Passport photograph from 1924 with signature
|Born||(1874-06-07)June 7, 1874
Michelstadt, Odenwaldkreis, Hesse, Germany
|Died||September 30, 1927(1927-09-30)
Dayton, Montgomery, Ohio, U.S.
|Education||Dayton Public Schools|
|Spouse(s)||Catherine Steiger (1877-1960)|
|Children||Albertina Anna Haas (1900-1981)
Marie K Haas (1903-1969)
Helen Anna Haas (1906-1984)
Alma Helen Haas (1908-1976)
Esther Haas (1917-)
Martha Nancy Haas (1918-1919)
|Parent(s)||Michael Johann Haas (1840-1889))
Albertina Brand (1844-1899)
Philip Haas (1874-1927) was an American inventor and entrepreneur who lived in Dayton, Ohio. Altogether, he received 31 patents in connection with innovations in the field of plumbing. His work was instrumental to the development of the modern toilet and was featured in the 2004 book Ingenious Inventions How They Work and How They Came to Be.
Haas was born in Michelstadt, Odenwaldkries, Hesse, Germany on June 7, 1874. His parents were Michael Johann Haas (1840-1889), from the nearby village of Vielbrunn, and Albertina Brand (1844-1899), from Kleinheubach in Bavaria. He was the fifth of ten known children.
The family emigrated to the United States in 1888, when Haas was 14 years of age. The family settled in Dayton, Ohio, which was, at the time, a center of innovation and invention. Haas apprenticed as a plumber shortly after his arrival. On October 25, 1895, he became a naturalized citizen of the United States in the Probate Court of Dayton.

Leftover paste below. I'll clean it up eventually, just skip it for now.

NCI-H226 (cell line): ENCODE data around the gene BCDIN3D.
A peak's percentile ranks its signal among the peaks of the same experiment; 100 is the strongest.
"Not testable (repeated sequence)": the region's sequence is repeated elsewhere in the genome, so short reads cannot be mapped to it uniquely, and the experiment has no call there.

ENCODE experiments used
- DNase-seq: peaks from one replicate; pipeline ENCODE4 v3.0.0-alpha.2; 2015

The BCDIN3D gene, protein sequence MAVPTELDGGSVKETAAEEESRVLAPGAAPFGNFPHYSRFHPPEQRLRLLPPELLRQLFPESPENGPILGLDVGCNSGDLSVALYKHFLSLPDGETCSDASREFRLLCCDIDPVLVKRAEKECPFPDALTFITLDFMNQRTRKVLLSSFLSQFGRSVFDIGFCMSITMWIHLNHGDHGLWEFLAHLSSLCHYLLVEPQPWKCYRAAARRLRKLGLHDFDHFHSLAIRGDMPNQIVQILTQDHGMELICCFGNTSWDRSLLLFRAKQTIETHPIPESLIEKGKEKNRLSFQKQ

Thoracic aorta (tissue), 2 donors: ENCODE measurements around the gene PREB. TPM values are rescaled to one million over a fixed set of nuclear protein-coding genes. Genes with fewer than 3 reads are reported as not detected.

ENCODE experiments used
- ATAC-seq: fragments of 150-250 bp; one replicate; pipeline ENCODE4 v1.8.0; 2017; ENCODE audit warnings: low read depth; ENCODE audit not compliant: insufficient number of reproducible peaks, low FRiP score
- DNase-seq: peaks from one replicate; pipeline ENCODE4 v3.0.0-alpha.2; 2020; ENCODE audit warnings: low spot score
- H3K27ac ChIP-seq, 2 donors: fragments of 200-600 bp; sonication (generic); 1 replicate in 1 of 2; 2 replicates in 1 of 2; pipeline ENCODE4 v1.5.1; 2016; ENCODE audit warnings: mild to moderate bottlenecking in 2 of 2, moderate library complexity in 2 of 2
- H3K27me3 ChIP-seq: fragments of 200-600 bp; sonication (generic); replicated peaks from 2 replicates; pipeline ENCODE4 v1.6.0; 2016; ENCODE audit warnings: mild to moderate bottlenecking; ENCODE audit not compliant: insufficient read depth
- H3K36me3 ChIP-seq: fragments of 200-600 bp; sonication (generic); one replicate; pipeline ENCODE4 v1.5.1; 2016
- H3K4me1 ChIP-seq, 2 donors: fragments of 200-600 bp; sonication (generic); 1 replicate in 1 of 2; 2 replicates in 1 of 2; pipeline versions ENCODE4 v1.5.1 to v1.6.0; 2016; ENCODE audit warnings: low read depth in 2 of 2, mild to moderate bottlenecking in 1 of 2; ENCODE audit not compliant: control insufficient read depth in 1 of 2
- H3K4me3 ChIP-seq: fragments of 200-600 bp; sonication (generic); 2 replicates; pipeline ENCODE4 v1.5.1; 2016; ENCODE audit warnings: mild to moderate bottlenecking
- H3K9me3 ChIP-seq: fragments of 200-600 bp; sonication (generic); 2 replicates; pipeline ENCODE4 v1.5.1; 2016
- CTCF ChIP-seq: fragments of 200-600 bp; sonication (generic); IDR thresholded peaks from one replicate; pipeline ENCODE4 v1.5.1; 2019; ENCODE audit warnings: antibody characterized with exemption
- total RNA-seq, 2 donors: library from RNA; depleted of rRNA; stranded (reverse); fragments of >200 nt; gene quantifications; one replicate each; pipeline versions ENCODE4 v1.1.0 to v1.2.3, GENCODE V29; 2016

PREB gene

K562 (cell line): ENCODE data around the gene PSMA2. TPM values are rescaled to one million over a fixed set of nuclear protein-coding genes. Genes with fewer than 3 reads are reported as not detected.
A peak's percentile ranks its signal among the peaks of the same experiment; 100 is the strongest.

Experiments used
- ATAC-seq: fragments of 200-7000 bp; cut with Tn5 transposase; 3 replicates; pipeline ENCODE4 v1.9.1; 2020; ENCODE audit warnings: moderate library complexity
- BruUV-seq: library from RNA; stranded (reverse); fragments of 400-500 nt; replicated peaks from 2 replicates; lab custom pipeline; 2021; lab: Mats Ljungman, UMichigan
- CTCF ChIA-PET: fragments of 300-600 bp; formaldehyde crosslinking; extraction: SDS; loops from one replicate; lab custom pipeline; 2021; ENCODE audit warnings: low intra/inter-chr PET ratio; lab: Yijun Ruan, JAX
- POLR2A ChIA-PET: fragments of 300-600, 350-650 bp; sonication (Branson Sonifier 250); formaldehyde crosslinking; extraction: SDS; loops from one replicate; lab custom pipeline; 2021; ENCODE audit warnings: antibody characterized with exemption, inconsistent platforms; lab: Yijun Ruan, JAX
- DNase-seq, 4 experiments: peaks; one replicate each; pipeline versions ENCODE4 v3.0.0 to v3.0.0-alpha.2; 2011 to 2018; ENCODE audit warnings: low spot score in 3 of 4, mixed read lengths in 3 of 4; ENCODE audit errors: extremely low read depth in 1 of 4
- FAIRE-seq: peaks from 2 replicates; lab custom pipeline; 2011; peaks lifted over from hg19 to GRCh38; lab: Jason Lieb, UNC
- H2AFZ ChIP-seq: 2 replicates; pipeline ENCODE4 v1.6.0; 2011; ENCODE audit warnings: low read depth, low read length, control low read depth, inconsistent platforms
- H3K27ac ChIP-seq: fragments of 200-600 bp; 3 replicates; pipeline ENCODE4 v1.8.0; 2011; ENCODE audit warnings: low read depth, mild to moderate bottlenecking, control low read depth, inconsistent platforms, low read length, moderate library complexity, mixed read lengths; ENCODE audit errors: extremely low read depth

On August 26, 1900, 26-year-old Philip Haas married 23-year-old Catherine "Katie" Steiger at St. John’s Evangelical Lutheran Church in Dayton. The couple had six daughters, five of whom survived beyond infancy. In order of birth, they were: Albertina Anna Haas (1900–1981), Marie K Haas (1903–1969), Helen Anna Haas (1906–1984), Alma Helen Haas (1908–1976), Esther Haas (1917– ), and Martha Nancy Haas (1918–1919).
Over the course of his career, Haas would apply for and receive 31 patents. All of these, in one way or another, related to improvements to the toilet or associated devices. The toilet was not the invention of a single person. It evolved into its present form through contributions from various sources. The Romans had toilets that conveyed away waste with running water. In the 1590s, Englishman, Sir John Harington (1561–1612) contrived a crude flush toilet. However, Haas' efforts, perhaps more so than those of any other one person, helped transform the toilet from a notoriously unreliable device into the modern commode.
Most of Haas' early work as an inventor focused on the improvement of frost-proof toilets. It was in this field that, on February 10, 1903, he was issued his first two patents, numbers 720,021 and 720,022. At the time, many toilets were located in unheated spaces, such as outbuildings and warehouses. During periods of cold weather, bursting of pipes and stoppages were constant problems. Frost-free toilets had no water in the bowl and relied on a water supply from below the frost line in the soil. Haas’ innovations in this field would provide few lasting benefits. That is because, over the next few decades, frost-free toilets faded into obscurity as sanitary facilities were moved within the envelopes of heated buildings.